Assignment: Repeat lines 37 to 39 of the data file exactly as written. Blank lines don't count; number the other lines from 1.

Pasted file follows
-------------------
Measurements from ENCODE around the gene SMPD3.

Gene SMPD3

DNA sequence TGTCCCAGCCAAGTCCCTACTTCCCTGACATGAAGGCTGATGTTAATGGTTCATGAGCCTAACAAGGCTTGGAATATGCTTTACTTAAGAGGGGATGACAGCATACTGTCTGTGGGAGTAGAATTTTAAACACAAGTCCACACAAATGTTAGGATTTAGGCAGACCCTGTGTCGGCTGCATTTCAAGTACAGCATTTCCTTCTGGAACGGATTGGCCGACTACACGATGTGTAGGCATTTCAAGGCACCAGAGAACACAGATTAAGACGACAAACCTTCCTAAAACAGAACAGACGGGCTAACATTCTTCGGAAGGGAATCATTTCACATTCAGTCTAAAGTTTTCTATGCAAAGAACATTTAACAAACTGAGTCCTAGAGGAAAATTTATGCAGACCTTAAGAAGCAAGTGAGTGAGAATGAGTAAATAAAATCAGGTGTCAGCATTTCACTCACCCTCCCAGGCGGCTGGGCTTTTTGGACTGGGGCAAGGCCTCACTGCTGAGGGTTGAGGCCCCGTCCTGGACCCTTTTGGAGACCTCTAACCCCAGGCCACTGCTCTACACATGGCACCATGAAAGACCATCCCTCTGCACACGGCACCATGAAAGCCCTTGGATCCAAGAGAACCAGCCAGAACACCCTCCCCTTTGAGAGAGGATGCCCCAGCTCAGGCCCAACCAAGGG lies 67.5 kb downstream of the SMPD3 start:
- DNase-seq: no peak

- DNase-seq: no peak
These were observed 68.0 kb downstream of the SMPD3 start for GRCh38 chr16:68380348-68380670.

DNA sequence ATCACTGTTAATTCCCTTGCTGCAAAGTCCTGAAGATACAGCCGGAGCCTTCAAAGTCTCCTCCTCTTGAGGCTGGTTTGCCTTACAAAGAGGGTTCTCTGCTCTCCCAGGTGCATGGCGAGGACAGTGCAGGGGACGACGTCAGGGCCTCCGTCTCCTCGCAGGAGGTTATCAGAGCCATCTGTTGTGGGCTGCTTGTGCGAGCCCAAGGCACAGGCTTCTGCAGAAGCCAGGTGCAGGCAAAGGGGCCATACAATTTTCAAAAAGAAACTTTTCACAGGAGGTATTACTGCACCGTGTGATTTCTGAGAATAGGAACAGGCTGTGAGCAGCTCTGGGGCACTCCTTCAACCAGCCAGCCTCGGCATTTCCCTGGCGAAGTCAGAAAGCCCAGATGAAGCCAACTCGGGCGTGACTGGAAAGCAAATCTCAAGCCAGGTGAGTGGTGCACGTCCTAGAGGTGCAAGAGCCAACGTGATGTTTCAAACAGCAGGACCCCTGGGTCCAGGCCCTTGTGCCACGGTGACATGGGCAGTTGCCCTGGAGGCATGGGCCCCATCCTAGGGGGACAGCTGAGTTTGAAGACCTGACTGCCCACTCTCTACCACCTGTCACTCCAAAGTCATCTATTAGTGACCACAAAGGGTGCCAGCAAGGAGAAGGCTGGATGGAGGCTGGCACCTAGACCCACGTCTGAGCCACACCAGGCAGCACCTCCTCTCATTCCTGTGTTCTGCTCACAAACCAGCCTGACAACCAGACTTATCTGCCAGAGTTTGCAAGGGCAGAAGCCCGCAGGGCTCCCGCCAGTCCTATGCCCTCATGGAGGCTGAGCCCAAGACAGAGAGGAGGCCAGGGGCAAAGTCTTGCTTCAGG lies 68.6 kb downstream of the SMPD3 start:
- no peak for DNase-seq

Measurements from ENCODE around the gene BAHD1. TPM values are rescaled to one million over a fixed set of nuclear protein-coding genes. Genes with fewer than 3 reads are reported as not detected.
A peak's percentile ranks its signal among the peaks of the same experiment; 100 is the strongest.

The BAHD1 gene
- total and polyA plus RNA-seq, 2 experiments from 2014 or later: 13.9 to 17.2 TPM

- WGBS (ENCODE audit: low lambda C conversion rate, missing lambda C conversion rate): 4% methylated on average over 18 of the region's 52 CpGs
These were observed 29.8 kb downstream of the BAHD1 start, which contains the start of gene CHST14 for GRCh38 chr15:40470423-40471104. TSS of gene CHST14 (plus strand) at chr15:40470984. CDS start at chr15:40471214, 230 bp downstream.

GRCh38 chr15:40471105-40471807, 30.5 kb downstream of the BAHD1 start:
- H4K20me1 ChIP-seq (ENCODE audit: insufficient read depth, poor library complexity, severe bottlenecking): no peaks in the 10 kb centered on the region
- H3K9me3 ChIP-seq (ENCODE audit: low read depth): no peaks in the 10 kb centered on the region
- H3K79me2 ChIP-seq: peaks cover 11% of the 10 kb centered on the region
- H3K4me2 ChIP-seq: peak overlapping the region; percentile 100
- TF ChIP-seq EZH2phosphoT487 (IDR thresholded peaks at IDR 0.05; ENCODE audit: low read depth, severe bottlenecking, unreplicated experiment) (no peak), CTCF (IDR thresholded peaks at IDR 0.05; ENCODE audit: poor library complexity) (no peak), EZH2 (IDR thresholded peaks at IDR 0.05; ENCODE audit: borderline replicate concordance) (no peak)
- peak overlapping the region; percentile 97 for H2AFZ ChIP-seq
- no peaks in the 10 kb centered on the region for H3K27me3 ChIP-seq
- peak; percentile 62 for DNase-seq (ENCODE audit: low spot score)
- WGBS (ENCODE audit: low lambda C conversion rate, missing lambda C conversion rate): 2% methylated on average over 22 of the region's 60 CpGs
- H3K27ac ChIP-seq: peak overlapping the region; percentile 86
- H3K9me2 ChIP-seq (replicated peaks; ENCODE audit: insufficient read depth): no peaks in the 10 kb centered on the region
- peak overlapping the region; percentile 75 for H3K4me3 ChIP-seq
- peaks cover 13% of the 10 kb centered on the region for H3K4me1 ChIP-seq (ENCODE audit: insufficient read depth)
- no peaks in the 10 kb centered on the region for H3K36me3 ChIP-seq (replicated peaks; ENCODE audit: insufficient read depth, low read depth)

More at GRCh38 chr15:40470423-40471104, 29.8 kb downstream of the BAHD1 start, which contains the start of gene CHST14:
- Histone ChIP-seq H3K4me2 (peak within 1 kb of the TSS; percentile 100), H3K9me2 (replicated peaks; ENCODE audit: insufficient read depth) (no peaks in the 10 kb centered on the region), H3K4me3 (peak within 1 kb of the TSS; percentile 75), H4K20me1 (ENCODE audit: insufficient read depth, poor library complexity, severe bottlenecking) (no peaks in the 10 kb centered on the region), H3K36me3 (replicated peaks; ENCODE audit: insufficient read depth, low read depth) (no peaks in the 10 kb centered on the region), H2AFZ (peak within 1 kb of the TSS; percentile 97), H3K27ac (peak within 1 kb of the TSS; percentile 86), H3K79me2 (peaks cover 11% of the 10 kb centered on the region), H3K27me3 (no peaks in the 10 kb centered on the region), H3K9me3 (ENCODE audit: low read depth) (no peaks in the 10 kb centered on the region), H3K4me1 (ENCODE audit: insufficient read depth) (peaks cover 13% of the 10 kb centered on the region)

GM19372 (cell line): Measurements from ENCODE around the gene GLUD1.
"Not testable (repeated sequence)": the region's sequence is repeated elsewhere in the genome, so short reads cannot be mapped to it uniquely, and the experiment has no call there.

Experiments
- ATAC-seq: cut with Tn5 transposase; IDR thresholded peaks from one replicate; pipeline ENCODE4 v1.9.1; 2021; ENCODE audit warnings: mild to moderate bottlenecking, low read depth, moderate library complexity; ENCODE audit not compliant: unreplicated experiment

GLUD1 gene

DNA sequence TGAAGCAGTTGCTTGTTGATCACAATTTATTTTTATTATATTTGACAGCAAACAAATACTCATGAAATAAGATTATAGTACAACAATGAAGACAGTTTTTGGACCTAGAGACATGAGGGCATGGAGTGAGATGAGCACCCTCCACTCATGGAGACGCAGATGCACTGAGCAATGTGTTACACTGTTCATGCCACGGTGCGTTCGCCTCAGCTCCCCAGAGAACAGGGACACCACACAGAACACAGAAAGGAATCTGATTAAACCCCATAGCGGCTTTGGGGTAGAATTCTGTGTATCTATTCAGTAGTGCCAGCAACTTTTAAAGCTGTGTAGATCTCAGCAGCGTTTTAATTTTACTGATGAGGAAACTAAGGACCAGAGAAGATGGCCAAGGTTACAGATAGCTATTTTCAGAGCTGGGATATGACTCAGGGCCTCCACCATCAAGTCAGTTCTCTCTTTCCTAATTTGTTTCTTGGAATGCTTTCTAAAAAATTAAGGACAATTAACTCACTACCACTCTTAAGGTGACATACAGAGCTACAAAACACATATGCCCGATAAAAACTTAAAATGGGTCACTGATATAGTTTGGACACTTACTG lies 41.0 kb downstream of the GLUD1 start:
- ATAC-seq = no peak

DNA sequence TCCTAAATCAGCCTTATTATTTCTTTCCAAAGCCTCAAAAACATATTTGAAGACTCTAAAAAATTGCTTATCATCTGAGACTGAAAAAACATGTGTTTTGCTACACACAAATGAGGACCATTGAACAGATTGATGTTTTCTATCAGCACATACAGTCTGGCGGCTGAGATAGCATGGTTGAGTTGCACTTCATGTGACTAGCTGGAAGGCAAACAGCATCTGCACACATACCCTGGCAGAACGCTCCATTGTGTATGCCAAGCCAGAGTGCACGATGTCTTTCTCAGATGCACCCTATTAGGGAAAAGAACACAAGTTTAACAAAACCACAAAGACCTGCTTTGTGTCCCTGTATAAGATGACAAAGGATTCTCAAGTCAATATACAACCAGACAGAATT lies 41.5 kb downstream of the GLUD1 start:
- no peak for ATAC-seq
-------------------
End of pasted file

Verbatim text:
DNA sequence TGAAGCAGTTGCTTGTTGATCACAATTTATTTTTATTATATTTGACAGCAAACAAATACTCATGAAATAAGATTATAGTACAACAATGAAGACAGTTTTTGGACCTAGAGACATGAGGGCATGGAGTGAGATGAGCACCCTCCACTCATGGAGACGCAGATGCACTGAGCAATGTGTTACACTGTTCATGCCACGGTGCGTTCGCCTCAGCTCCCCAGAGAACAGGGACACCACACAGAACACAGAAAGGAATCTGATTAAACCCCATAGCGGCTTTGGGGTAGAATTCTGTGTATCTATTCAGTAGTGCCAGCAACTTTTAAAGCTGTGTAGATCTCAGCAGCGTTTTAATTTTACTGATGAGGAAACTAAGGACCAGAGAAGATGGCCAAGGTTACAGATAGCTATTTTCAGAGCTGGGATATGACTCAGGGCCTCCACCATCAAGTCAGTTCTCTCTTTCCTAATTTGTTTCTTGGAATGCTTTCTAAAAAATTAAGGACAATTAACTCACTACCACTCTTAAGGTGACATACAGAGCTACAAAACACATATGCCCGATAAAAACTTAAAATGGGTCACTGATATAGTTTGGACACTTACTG lies 41.0 kb downstream of the GLUD1 start:
- ATAC-seq = no peak

DNA sequence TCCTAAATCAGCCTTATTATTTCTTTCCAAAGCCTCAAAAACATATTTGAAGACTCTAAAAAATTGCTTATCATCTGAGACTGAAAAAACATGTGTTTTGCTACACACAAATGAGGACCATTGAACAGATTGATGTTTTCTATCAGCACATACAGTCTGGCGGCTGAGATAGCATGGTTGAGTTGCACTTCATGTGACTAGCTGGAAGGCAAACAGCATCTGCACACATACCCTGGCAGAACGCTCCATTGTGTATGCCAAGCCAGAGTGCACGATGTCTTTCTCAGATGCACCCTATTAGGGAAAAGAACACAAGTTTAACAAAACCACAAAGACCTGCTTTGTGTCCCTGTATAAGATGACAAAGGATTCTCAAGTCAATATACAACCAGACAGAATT lies 41.5 kb downstream of the GLUD1 start: